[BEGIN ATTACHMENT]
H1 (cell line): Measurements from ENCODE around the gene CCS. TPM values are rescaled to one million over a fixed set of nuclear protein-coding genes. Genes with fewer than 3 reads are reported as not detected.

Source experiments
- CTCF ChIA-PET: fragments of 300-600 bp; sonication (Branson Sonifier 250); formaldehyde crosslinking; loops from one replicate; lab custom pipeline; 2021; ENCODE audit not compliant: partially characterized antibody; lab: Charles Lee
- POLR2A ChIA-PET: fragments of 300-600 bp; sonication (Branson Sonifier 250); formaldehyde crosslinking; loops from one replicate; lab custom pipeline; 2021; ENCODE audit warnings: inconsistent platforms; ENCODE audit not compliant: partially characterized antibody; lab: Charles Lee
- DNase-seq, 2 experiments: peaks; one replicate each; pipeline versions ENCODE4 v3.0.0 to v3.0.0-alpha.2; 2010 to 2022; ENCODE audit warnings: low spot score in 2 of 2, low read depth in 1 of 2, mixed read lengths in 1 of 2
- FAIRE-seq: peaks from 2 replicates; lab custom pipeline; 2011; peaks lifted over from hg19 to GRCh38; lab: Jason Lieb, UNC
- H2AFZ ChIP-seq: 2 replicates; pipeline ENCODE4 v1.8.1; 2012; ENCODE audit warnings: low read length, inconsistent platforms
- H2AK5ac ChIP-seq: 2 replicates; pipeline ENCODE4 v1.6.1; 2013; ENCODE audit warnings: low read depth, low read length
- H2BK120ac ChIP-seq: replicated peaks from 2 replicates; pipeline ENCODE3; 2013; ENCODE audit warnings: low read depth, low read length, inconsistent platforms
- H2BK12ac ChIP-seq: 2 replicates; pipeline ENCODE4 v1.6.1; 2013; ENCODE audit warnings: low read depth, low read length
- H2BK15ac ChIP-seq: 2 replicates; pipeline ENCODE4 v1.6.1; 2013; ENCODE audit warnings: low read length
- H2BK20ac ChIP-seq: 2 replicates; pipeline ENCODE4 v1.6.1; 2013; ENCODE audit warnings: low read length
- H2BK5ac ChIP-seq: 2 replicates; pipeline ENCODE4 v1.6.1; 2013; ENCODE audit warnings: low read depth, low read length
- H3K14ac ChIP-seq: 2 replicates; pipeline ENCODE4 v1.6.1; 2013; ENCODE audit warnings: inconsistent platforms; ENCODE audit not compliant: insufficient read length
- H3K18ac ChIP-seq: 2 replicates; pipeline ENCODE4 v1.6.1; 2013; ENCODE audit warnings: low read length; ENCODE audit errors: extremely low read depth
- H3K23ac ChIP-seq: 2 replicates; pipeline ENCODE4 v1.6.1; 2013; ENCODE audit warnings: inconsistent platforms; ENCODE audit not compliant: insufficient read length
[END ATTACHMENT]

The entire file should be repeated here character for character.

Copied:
H1 (cell line): Measurements from ENCODE around the gene CCS. TPM values are rescaled to one million over a fixed set of nuclear protein-coding genes. Genes with fewer than 3 reads are reported as not detected.

Source experiments
- CTCF ChIA-PET: fragments of 300-600 bp; sonication (Branson Sonifier 250); formaldehyde crosslinking; loops from one replicate; lab custom pipeline; 2021; ENCODE audit not compliant: partially characterized antibody; lab: Charles Lee
- POLR2A ChIA-PET: fragments of 300-600 bp; sonication (Branson Sonifier 250); formaldehyde crosslinking; loops from one replicate; lab custom pipeline; 2021; ENCODE audit warnings: inconsistent platforms; ENCODE audit not compliant: partially characterized antibody; lab: Charles Lee
- DNase-seq, 2 experiments: peaks; one replicate each; pipeline versions ENCODE4 v3.0.0 to v3.0.0-alpha.2; 2010 to 2022; ENCODE audit warnings: low spot score in 2 of 2, low read depth in 1 of 2, mixed read lengths in 1 of 2
- FAIRE-seq: peaks from 2 replicates; lab custom pipeline; 2011; peaks lifted over from hg19 to GRCh38; lab: Jason Lieb, UNC
- H2AFZ ChIP-seq: 2 replicates; pipeline ENCODE4 v1.8.1; 2012; ENCODE audit warnings: low read length, inconsistent platforms
- H2AK5ac ChIP-seq: 2 replicates; pipeline ENCODE4 v1.6.1; 2013; ENCODE audit warnings: low read depth, low read length
- H2BK120ac ChIP-seq: replicated peaks from 2 replicates; pipeline ENCODE3; 2013; ENCODE audit warnings: low read depth, low read length, inconsistent platforms
- H2BK12ac ChIP-seq: 2 replicates; pipeline ENCODE4 v1.6.1; 2013; ENCODE audit warnings: low read depth, low read length
- H2BK15ac ChIP-seq: 2 replicates; pipeline ENCODE4 v1.6.1; 2013; ENCODE audit warnings: low read length
- H2BK20ac ChIP-seq: 2 replicates; pipeline ENCODE4 v1.6.1; 2013; ENCODE audit warnings: low read length
- H2BK5ac ChIP-seq: 2 replicates; pipeline ENCODE4 v1.6.1; 2013; ENCODE audit warnings: low read depth, low read length
- H3K14ac ChIP-seq: 2 replicates; pipeline ENCODE4 v1.6.1; 2013; ENCODE audit warnings: inconsistent platforms; ENCODE audit not compliant: insufficient read length
- H3K18ac ChIP-seq: 2 replicates; pipeline ENCODE4 v1.6.1; 2013; ENCODE audit warnings: low read length; ENCODE audit errors: extremely low read depth
- H3K23ac ChIP-seq: 2 replicates; pipeline ENCODE4 v1.6.1; 2013; ENCODE audit warnings: inconsistent platforms; ENCODE audit not compliant: insufficient read length